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Jumping up and down, screaming "Look at me!" (or; the ideal frequency for tweeting, revealed!)

Hey, sorry I've not posted one of these for a few weeks - I've been immersed in a new book, and barely paying attention to things like blogging, tweeting and Facebook. Which is kinda the point of this blog, actually.

Writing is a business, and businesses need to do a number of things, which you could summarise as producing and refining a product, promoting it, distributing it to point of sale, and accounting for the proceeds.

When we contract to a publisher, we are entrusting large parts of the process into the hands of that publisher: refining the product, most of the promotion, all of the distribution, and much of the accounting. The book goes from being a personal daydream, to a joint project being run by a multinational corporation. That multinational stills expects us to do our bit to raise awareness of our product, which is fair enough. They like us to attend what school visits, literary events and similar gigs we reasonably can; and to establish a website and use social media.

Some writers do this amazingly well. Go onto Twitter and check out people like Chuck Wendig, Laini Taylor, Joe Abercrombie, and New Zealand's own Rachael Craw, and you'll see people owning that space - they tweet frequently, lucidly, and entertainingly. They're using social media to connect with readers and create buzz. It's time-consuming, and requires great social awareness, wit and skill to be entertaining without a slip of judgement ruining everything. Respect.

Other writers completely own the school visit market. Why? Because they put on a great show! The kids love them, the teachers love them. There are writers whose income from school visits is a high percentage of their overall income. Traditionally schools pay a fee plus costs for the writer's visit, but those who get a lot of those visits are those with the reputation as a performer.

MOST writers though, myself included, don't operate like that. We might be articulate speakers and presenters, but we're not born showmen. We can make the odd witty tweet, but we're not capable of sustaining the cut-and-thrust banter of social media for hours at a time. However that doesn't mean our books don't sell! Not all people buy books based on social media buzz. Many don't follow social media at all. And school visits are a labour-intensive and narrow marketing approach.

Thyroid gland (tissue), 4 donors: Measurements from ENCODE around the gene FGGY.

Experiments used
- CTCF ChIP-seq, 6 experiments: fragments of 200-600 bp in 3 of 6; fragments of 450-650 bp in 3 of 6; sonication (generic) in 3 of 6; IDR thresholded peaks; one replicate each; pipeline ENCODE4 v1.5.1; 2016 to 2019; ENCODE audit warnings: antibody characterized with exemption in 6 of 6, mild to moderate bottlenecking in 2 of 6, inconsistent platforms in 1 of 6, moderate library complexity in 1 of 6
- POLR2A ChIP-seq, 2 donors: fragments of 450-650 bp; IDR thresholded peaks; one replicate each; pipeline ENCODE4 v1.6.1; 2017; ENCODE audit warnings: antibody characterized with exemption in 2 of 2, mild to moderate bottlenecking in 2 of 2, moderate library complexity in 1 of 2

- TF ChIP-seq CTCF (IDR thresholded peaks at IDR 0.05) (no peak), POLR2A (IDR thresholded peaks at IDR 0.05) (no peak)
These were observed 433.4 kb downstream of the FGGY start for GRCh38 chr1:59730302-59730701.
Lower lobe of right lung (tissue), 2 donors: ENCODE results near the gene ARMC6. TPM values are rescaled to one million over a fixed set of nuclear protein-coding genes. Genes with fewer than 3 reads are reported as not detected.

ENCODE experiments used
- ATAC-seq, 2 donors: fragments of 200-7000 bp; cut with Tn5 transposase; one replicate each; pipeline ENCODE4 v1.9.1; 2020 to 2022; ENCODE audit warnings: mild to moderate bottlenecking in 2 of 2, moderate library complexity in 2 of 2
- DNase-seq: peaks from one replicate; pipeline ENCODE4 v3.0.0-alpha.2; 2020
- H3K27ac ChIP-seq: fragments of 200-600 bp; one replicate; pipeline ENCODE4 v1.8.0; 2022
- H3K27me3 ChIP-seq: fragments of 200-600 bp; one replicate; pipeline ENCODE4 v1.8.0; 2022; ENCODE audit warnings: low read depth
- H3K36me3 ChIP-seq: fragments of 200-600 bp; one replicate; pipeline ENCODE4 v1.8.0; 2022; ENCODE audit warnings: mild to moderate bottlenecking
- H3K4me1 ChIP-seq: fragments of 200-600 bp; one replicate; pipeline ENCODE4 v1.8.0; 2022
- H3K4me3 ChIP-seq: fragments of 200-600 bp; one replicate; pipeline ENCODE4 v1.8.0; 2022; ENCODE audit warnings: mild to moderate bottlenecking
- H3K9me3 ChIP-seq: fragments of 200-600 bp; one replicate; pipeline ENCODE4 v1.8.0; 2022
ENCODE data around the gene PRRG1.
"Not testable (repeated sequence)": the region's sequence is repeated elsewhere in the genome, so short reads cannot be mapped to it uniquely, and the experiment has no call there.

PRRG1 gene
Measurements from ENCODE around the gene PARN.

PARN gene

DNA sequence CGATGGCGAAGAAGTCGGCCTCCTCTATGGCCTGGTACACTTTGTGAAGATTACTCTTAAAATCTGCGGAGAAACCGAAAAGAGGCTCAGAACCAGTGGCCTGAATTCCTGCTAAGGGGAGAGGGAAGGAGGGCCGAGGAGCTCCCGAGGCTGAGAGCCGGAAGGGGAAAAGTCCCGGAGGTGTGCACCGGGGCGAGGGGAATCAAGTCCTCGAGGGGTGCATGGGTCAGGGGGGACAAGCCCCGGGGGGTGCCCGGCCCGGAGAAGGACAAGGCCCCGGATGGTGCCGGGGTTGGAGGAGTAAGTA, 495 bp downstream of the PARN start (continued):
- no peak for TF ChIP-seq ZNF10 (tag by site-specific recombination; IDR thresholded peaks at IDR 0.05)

Online, various "experts" advise writers to spend x% of our time on social media if we are to succeed; while others will say that social media is not worth the effort, and that 100% of our time should go on writing. That school of thought says that standard marketing, getting good reviews, getting your product out through traditional channels, is still the best way to go. I don't know which is right: both theories have merit, and flaws.

After a lot of thought, my personal approach is this: I'm best to concentrate on the thing I'm best at, and let the professionals I work with - in this case my publisher - do the heavy lifting on the other stuff.

So, I'll tweet a little, I'll blog a little, and if school visits, or opportunities to attend events like Storylines come up, then if it makes sense cost wise, and I've got the time, yeah, I'll give it a go. I've got a 'contact me' on my website for fan-mail and get a steady stream which I always reply to and why wouldn’t I, it's lovely to connect with readers. This approach feels comfortable for me, and lets me get on with the writing.

If I was self-published, and responsible for all my own promotion work, I'd need a new plan, of course. At the moment though, I do have a publisher, and the luxury of doing things my own way. Fingers crossed that continues! For now, I'm happy to concentrate on what it is that I do best, and gently feel my way through the rest of the self-promotion, "Look at me!" stuff.

So the ideal frequency for tweeting is... as often as you feel like it.

See you next time!


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